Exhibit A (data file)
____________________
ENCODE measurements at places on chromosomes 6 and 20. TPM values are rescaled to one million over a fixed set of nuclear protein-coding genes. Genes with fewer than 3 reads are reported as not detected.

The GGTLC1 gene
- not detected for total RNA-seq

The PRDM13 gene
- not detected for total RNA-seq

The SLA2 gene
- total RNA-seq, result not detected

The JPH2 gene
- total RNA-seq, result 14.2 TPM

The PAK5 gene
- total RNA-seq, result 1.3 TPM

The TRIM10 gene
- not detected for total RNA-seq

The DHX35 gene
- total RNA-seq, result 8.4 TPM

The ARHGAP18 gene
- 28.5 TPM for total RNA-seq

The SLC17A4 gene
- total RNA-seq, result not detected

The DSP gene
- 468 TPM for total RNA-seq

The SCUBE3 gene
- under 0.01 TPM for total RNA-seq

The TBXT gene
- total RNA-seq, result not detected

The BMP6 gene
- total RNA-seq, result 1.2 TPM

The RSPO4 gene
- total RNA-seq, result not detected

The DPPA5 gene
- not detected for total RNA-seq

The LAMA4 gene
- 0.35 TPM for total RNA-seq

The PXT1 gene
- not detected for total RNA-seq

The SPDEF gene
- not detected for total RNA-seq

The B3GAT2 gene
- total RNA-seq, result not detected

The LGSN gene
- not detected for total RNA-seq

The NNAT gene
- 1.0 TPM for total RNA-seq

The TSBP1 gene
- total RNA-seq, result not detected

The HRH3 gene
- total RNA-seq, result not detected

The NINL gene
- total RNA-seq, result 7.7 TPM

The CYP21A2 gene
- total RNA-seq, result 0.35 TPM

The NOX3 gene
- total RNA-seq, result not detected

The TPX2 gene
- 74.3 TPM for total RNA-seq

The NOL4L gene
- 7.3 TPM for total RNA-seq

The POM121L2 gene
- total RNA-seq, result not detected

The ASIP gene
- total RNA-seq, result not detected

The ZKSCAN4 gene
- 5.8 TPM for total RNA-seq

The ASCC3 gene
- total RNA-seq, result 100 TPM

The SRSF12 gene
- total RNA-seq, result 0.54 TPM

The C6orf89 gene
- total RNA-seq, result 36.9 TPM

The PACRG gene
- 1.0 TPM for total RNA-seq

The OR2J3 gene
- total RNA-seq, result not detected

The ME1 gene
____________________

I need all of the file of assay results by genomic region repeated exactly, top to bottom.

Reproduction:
ENCODE measurements at places on chromosomes 6 and 20. TPM values are rescaled to one million over a fixed set of nuclear protein-coding genes. Genes with fewer than 3 reads are reported as not detected.

The GGTLC1 gene
- not detected for total RNA-seq

The PRDM13 gene
- not detected for total RNA-seq

The SLA2 gene
- total RNA-seq, result not detected

The JPH2 gene
- total RNA-seq, result 14.2 TPM

The PAK5 gene
- total RNA-seq, result 1.3 TPM

The TRIM10 gene
- not detected for total RNA-seq

The DHX35 gene
- total RNA-seq, result 8.4 TPM

The ARHGAP18 gene
- 28.5 TPM for total RNA-seq

The SLC17A4 gene
- total RNA-seq, result not detected

The DSP gene
- 468 TPM for total RNA-seq

The SCUBE3 gene
- under 0.01 TPM for total RNA-seq

The TBXT gene
- total RNA-seq, result not detected

The BMP6 gene
- total RNA-seq, result 1.2 TPM

The RSPO4 gene
- total RNA-seq, result not detected

The DPPA5 gene
- not detected for total RNA-seq

The LAMA4 gene
- 0.35 TPM for total RNA-seq

The PXT1 gene
- not detected for total RNA-seq

The SPDEF gene
- not detected for total RNA-seq

The B3GAT2 gene
- total RNA-seq, result not detected

The LGSN gene
- not detected for total RNA-seq

The NNAT gene
- 1.0 TPM for total RNA-seq

The TSBP1 gene
- total RNA-seq, result not detected

The HRH3 gene
- total RNA-seq, result not detected

The NINL gene
- total RNA-seq, result 7.7 TPM

The CYP21A2 gene
- total RNA-seq, result 0.35 TPM

The NOX3 gene
- total RNA-seq, result not detected

The TPX2 gene
- 74.3 TPM for total RNA-seq

The NOL4L gene
- 7.3 TPM for total RNA-seq

The POM121L2 gene
- total RNA-seq, result not detected

The ASIP gene
- total RNA-seq, result not detected

The ZKSCAN4 gene
- 5.8 TPM for total RNA-seq

The ASCC3 gene
- total RNA-seq, result 100 TPM

The SRSF12 gene
- total RNA-seq, result 0.54 TPM

The C6orf89 gene
- total RNA-seq, result 36.9 TPM

The PACRG gene
- 1.0 TPM for total RNA-seq

The OR2J3 gene
- total RNA-seq, result not detected

The ME1 gene